Transcutaneous electrogastrography: a non-invasive method to evaluate post-operative gastric disorders?Hepatogastroenterology. 1999 Mar-Apr; 46(26):1244-8.H
With the development of high-performance computer programs, transcutaneous electrogastrography has experienced a renaissance in the last few years and is widely recommended as a non-invasive diagnostic tool to evaluate functional gastric disorders. We assessed the clinical value of electrogastrography in symptomatic and asymptomatic patients after a variety of procedures of the upper gastrointestinal (GI) tract.
Electrogastrography tracings were recorded with a commercially available data logger using a recording frequency of 4 Hz. A standard meal was given between a 60 min preprandial and a 60 min postprandial period. The following parameters were analyzed pre- and postprandially utilizing Fourier and spectral analysis: Regular gastric activity (2-4 cycles/minute), bradygastria (0.5-2 cycles/minute), tachygastria (4-9 cycles/minute), dominant frequency and power of the dominant frequency. Nineteen asymptomatic healthy volunteers served as a control group. Forty-nine patients, who had undergone upper intestinal surgery, were included in the study (cholecystectomy n = 10, Nissen fundoplication n = 10, subtotal gastrectomy n = 8, truncal vagotomy, and gastric pull-up as esophageal replacement n = 6). Twenty of these patients complained of epigastric symptoms post-operatively, while 12 of these 20 patients also had a scintigraphic gastric emptying study with Tc99m labeled semisolid meal.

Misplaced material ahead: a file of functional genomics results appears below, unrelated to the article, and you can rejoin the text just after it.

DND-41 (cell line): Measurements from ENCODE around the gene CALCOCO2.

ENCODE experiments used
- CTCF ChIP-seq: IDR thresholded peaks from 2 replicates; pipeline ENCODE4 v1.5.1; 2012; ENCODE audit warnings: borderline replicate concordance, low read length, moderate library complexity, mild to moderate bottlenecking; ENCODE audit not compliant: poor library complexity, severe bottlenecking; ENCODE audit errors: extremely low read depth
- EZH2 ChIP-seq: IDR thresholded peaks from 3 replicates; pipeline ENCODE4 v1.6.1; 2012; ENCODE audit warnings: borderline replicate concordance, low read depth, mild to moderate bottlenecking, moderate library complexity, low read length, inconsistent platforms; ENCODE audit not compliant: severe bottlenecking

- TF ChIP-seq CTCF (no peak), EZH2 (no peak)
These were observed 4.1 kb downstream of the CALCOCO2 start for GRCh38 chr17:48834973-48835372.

Preprandial gastric electric activity was between 2 and 4 cycles/minute in 60-90% of the study time in healthy volunteers. In all study groups the prevalence and power of normal electric activity increased significantly after the test meal (p < 0.001). After cholecystectomy, Nissen fundoplication, subtotal gastrectomy or vagotomy and gastric pull-up pre- and postprandial gastric electric activity showed a greater variability compared to normal volunteers (p < 0.05), but no typical electrogastrography pattern could be identified for the different surgical procedures. There was no significant difference in the electrogastrography pattern between asymptomatic and symptomatic patients and patients with normal or abnormal scintigraphic gastric emptying curves.
There is no specific electrogastrography pattern to differentiate between typical surgical procedures or epigastric symptoms. To date, electrogastrography does not contribute to the diagnosis and analysis of gastric motility disorders after upper intestinal surgery.